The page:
Homemade Peanut Butter Jelly Beans
Note: There is a print link embedded within this post, please visit this post to print it.
This Easter, I urge you to peanut butter and jelly–but not in the expected sandwich way. I’m talking about making homemade peanut butter jelly beans.
It isn’t easy to improve a candy icon. But in the case of the jelly bean, I must humbly submit that I’ve done a pretty good job at raising the bar, with a little help from the peanut butter and honey powerhouse that is The Bee’s Knees.
The recipe evolved from the simple theory that peanut butter makes everything better. Seriously–try thinking of something it doesn’t improve. Don’t worry, I’ll wait.
Turns out, jelly beans are no exception. Of course, homemade jelly beans are already superior to their sweet yet bland commercial counterparts, with a fresher flavor and more tender texture. Adding sweet, rich, creamy peanut butter kissed with honey into the mix makes them a thoroughly craveable treat, and takes jelly beans from filler candy in your basket to an Easter bunny approved treat, delicious in their own right.
Recipe notes: I based this recipe on one from Ehow.com which required a candy coating attachment in an electric mixer. Not having one, I coated the candies by hand. It was a bit time consuming and messy, but not necessarily difficult.
Prep time: 1 hour
Total time: 1 day
Yield: makes over 100 jelly beans
For the beans
3 (1/4-ounce) packages plain gelatin powder
2⅓ cups sugar
12 ounces water
½ teaspoon salt
1 teaspoon lime juice
⅓ cup The Bee’s Knees peanut butter
For the candy coating
1.5 ounces water
1 tablespoon The Bee’s Knees peanut butter
2 cups confectioners’ sugar, sifted
Special equipment: Baking pan with sides (such as a jelly roll pan) and drying rack
1. Place a baking pan in the refrigerator to cool it.
2. Prepare the filling. Combine the three packs of gelatin and water in a large saucepan. Let the gelatin sit for a moment, until dissolved.
3. Add the sugar and whisk to combine. Heat the mixture over medium heat, stirring frequently, until it comes to a low boil. Keep a close eye on the mixture, as once it starts bubbling, it can easily progress from a low boil to a bubble over the top mess. Once it comes to a boil, reduce the heat to a simmer, and continue stirring with a whisk or spoon for 20 minutes. If the mixture seems cloudy at any point, don’t worry–it will subside once the next steps are taken.
4. Remove the pan from heat, and stir in the salt, lime juice, and peanut butter. Stir until smooth and combined.
5. Pour the mixture into the chilled baking pan. Let it sit for about 5 minutes, and then transfer the pan back to the refrigerator. The five minutes will help it slightly set, making it easier to transfer to the fridge.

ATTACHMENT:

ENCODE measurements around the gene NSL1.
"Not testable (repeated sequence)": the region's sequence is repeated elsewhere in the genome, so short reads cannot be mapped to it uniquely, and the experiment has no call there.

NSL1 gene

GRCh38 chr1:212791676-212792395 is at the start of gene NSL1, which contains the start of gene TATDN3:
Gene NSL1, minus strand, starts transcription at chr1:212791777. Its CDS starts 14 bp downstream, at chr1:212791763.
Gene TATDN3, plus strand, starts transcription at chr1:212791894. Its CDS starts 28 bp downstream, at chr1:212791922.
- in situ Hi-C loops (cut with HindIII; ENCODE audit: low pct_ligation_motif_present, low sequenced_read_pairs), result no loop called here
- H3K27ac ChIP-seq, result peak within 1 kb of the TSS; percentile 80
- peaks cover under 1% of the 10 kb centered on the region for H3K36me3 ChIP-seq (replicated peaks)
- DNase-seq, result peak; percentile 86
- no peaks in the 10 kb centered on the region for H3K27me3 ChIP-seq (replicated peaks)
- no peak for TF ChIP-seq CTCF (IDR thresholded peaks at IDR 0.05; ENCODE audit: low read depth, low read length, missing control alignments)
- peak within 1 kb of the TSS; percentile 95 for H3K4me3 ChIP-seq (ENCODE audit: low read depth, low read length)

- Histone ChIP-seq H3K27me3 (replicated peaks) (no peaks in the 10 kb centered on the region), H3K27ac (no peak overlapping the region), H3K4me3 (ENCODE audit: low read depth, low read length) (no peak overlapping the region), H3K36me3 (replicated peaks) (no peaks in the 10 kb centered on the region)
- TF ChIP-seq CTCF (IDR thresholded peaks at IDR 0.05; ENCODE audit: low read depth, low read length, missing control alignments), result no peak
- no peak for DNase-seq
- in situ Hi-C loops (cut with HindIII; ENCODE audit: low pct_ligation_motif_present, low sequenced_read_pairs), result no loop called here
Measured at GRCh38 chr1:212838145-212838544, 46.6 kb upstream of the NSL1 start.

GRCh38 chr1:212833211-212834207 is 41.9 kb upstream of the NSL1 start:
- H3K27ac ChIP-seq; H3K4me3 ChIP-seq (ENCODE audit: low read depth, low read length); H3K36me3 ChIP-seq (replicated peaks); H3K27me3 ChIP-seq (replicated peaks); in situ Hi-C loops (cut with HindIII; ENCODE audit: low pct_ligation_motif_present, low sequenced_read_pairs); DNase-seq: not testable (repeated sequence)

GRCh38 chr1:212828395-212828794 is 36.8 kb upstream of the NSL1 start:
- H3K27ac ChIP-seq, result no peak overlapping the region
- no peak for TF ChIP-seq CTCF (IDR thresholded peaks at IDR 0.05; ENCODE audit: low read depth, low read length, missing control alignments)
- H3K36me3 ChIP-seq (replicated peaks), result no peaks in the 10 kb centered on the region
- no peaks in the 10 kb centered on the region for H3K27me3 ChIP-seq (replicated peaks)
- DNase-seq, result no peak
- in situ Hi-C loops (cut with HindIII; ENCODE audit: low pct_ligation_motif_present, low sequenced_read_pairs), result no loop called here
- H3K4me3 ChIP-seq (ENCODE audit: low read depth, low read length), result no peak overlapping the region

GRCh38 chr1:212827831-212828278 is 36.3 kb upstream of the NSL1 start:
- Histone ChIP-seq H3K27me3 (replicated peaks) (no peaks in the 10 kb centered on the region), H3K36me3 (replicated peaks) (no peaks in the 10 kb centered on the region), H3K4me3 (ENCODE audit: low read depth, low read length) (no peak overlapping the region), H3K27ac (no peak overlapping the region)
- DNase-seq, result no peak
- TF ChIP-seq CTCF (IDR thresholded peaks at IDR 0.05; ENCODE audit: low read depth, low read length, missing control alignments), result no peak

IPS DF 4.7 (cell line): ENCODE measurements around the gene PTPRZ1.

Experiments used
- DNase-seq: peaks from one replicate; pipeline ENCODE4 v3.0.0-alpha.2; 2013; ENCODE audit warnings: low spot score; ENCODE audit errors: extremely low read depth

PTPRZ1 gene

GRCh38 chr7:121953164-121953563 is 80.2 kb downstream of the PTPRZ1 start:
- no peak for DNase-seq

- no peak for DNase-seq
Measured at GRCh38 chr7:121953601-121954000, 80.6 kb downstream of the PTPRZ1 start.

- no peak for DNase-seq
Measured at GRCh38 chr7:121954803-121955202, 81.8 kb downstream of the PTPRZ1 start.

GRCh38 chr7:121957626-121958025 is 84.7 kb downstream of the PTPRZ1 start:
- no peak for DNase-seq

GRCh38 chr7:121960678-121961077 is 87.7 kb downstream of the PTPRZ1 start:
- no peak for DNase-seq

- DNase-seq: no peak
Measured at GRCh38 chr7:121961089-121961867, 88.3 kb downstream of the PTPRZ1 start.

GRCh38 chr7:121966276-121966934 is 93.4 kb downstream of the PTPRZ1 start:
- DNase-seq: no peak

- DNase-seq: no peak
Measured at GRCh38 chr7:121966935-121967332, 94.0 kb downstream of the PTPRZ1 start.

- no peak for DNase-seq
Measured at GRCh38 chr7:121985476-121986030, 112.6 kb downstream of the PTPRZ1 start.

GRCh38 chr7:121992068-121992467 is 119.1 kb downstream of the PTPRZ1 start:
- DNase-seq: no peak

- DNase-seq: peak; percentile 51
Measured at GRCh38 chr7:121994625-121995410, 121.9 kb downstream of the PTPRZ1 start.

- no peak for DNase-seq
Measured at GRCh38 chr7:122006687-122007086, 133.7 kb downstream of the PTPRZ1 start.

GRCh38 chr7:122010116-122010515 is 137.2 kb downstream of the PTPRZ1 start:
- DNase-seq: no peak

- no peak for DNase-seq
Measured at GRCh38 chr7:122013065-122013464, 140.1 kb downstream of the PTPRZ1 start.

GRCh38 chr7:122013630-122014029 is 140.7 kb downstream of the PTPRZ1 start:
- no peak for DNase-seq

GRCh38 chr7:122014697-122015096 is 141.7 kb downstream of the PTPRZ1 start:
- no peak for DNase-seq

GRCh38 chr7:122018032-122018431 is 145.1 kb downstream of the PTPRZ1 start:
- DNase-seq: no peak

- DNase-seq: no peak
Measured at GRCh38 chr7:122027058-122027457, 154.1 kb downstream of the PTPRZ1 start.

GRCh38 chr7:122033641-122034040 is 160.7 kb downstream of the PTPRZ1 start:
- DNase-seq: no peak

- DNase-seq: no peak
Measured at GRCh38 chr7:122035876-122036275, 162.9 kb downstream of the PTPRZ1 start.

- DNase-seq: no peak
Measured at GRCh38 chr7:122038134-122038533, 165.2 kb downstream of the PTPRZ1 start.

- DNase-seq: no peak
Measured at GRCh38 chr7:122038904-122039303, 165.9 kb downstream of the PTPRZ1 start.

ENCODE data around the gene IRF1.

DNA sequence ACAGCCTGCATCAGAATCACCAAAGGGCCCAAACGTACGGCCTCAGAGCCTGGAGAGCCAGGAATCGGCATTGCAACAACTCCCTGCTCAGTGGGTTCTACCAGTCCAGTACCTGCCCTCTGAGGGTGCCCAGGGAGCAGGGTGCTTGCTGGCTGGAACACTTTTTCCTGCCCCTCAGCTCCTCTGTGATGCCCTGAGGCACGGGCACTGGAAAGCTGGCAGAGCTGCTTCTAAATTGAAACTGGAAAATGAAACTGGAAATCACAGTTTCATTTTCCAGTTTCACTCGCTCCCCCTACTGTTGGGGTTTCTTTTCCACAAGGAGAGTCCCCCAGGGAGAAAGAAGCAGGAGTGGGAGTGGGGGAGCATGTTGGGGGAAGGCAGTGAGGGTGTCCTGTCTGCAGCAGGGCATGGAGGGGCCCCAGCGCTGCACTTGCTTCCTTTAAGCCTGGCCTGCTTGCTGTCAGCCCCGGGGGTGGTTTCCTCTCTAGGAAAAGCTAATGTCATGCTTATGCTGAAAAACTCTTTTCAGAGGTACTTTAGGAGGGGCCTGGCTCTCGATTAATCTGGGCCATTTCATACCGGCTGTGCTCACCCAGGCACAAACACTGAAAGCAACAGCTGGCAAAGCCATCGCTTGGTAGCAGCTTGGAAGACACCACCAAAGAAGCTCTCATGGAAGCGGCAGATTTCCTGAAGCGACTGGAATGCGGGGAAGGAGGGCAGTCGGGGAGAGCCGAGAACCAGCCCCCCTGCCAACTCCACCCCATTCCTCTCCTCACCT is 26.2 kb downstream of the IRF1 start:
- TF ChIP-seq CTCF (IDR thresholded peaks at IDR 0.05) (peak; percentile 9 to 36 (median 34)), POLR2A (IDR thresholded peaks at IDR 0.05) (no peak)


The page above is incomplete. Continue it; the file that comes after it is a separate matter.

6. Let the candy mixture harden in the fridge for 4 to 5 hours, or overnight.
7. Loosen the jelly from the pan. I found this was easy to do with a spatula or simply by hand. Dust your hands with cornstarch to make handling it easier.
8. Cut the jelly into small pieces. To get the classic jelly bean shape, I suggest one of three methods if you don’t happen to have a kidney shaped cutter on hand.
Method 1: cut out small circles (I used a piping bag coupler for this), and then cut out the jelly bean kidney shape by hand with a small, sharp knife.
Method 2: cut out small circles and “taco” them together to form a half moon shape. The
candy is sticky enough that it should stay together once glazed.
Method 3: cut out small circles, and then use the circle to cut the circle in half. This will yield a sort of almond and moon duo which works pretty well. They are not exactly jelly bean shaped, but close enough considering the streamlined method.
Of course, you don’t have to cut them in jelly bean shape at all–you can cut out squares, hearts, or whatever you’d like.
9. To make the candy coating, mix the water, peanut butter, and confectioners’ sugar until very creamy. If it is too thick, you can add up to .5 ounces more water.
10. To coat the pieces, I favored this method: drop several in the bowl at once, and stir to coat fully. Using a fork (this will allow excess glaze to drip through the tines), transfer to a rack to dry. The finer the rack, the less candy will stick.
11. Let the coating set for about 1 day for most “jelly bean” realistic texture results. Gently remove from the rack, trying not to tear off any of the candy coating. The candy coating may not have stuck totally on the bottom of the candies, but I promise they still taste great.
PEANUT BUTTER GIVEAWAY
In this recipe Jesse makes a candy that is traditionally store bought. What other candy would you attempt to make homemade?
Leave a comment below with your answer to enter for a chance at winning a jar of The Bee’s Knees, the peanut butter used in this recipe.
– The giveaway is open to USA residents only and will run until Monday, April 28, 2014 at 11:59 PM EST.
– One entry per person.
– Winner(s) will be generated via a random number generator and notified via the contact email provided on the comment form.
– Winner(s) will have until 04/28/14 to claim their prize or we will choose another winner.
– Winner will win one jar of The Bee’s Knees peanut butter. Product will be shipped by Peanut Butter & Co.
– No purchase necessary. Void where prohibited by law. Must be 18 years of age to enter. See Official Giveaway Rules.